Author: Sarah Dessen.
Last year, Annabel was “the girl who has everything” — at least that’s the part she played in the television commercial for Kopf’s Department Store.
This year, she’s the girl who has nothing: no best friend because mean-but-exciting Sophie dropped her, no peace at home since her older sister became anorexic, and no one to sit with at lunch. Until she meets Owen Armstrong.
Tall, dark, and music-obsessed, Owen is a reformed bad boy with a commitment to truth-telling. With Owen’s help, maybe Annabel can face what happened the night she and Sophie stopped being friends. (Goodreads Summary)
Realistic-fic has never been my personal preference, especially not in YA, but I do read it from time to time. And as par for course, Just Listen wasn’t a favorite from the books I’ve read recently, but I did like it. The main arc for Annabel is learning to speak up, to tell the truth but almost as importantly just to say something, anything at all. And I know that’s an important lesson to learn. I know because it’s something I can always stand to hear again, because I have friends who could stand to hear it again, because there are so many unreported crimes and assaults and even more little everyday quarrels and struggles that would be fixed if people could just talk to each other.
I liked the past/present split narrative. By showing us the consequences but not the actions, Sarah Dessen provides an odd backwards suspense, as you wait to find out just what Annabel did to alienate half the school. And for once, I actually liked the LO. He’s not as aggravating a love interest as many; he’s more interested in Annabel’s personality and thoughts than her looks, you can tell that he actually likes her (you’d think that would be a prerequisite for romance, but it seems like YA authors don’t agree), and he has a real personality with quirks and flaws like the rest of the characters.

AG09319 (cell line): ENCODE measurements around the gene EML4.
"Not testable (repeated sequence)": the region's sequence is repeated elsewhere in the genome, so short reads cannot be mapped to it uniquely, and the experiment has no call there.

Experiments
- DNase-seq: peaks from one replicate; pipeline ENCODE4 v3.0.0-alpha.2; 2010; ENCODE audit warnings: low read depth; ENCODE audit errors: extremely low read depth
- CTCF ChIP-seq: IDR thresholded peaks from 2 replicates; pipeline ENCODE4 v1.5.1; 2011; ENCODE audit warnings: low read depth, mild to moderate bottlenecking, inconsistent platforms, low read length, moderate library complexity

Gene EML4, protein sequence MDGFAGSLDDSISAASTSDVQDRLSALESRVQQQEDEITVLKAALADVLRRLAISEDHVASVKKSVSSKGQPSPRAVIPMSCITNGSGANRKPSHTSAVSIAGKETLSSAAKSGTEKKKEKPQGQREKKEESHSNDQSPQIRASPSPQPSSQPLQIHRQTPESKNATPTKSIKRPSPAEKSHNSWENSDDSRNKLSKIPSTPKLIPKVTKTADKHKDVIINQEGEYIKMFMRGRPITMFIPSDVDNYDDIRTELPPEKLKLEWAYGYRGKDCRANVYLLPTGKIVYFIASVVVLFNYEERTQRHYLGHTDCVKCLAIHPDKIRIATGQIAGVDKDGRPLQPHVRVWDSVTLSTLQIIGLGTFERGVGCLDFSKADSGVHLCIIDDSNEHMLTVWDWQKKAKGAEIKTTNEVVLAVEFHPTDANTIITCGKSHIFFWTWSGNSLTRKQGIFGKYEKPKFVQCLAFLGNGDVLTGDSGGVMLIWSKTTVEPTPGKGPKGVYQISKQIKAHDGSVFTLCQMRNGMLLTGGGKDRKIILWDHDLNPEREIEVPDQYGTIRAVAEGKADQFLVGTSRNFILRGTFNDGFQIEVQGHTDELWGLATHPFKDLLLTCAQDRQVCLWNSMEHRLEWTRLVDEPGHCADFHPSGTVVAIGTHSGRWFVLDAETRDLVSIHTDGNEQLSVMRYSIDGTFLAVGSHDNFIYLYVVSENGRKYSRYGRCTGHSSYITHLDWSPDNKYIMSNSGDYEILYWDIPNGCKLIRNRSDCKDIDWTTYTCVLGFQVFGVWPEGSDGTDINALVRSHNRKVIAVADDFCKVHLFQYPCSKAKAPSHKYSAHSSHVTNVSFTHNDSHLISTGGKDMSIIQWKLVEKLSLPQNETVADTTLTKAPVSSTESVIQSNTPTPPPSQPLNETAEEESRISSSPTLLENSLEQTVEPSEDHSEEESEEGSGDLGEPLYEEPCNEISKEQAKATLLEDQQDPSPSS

I wish we’d seen more of her sisters. There’s the barest hint of character arcs for both of them, but not quite enough to connect all the dots. There was the promise of sibling relationships, but not much of a fulfillment. Still, I’ll give Dessen points for trying.
Sexual Content: Mention of girls wearing bikinis at the pool. Some kissing. Character walks in on two teenagers kissing, the boy with “one hand under her (the girl’s) shirt”. / […]”After which, I heard later, she went back to the A-frame and slept with Will.” Teenage boy tries to rape a girl – manages to grope her fairly badly, and pull her jeans down, before they’re interrupted.
Language: 7 d***, 6 hell, 5 scatological terms
Violence: Two boys exchange punches, and one knocks the other out.